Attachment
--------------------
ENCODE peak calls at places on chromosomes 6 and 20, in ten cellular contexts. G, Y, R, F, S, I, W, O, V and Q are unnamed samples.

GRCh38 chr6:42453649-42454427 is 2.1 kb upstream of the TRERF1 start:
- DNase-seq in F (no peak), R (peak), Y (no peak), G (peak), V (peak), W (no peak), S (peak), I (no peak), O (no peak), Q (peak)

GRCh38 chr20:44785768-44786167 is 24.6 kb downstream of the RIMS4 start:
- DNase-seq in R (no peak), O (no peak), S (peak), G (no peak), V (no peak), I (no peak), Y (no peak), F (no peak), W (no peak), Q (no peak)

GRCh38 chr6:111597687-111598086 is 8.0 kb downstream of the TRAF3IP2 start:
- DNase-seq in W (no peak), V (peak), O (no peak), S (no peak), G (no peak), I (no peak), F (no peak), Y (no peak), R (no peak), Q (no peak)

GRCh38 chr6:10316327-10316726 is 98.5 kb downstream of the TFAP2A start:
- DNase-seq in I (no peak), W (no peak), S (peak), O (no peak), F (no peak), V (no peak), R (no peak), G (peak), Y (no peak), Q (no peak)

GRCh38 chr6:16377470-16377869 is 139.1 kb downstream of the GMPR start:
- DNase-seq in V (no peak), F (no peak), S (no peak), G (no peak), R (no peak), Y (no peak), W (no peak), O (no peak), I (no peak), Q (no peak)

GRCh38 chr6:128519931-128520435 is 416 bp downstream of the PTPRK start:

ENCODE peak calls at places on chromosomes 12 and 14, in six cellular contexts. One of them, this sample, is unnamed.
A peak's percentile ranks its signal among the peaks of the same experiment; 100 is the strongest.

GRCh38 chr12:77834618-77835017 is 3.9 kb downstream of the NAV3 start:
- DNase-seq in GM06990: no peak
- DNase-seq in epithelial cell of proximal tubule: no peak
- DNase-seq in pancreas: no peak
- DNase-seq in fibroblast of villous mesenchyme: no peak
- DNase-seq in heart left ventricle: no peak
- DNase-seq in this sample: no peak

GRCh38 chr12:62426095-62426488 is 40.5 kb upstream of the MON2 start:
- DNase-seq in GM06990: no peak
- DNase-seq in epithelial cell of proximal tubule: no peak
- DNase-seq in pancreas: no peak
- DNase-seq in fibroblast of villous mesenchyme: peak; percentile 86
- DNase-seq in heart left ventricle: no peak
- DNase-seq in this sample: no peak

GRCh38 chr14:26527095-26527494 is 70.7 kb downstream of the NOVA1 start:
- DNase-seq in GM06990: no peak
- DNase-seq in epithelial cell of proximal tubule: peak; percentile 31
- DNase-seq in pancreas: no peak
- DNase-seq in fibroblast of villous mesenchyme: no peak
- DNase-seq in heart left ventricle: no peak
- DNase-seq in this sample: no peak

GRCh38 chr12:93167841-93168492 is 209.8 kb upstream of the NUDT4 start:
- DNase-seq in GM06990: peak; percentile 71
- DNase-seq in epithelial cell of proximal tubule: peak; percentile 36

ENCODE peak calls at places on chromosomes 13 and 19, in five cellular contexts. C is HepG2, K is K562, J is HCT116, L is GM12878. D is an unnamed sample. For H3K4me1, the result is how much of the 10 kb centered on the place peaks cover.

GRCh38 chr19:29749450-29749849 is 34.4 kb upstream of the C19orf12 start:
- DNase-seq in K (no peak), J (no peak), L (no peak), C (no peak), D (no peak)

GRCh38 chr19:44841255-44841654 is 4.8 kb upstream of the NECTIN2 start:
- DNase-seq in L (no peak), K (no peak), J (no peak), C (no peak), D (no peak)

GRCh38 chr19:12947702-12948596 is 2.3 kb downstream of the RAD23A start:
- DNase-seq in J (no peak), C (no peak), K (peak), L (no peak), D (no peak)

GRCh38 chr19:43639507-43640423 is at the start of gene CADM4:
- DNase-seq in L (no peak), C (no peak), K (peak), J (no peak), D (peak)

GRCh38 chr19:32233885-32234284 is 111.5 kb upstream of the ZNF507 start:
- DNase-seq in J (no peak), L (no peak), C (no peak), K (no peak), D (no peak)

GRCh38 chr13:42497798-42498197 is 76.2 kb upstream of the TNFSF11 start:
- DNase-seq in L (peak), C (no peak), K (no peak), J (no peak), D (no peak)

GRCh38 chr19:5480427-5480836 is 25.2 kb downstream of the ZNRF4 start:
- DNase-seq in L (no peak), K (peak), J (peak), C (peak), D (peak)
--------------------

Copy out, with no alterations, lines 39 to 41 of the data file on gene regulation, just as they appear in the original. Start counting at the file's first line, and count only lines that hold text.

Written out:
ENCODE peak calls at places on chromosomes 13 and 19, in five cellular contexts. C is HepG2, K is K562, J is HCT116, L is GM12878. D is an unnamed sample. For H3K4me1, the result is how much of the 10 kb centered on the place peaks cover.

GRCh38 chr19:29749450-29749849 is 34.4 kb upstream of the C19orf12 start:
- DNase-seq in K (no peak), J (no peak), L (no peak), C (no peak), D (no peak)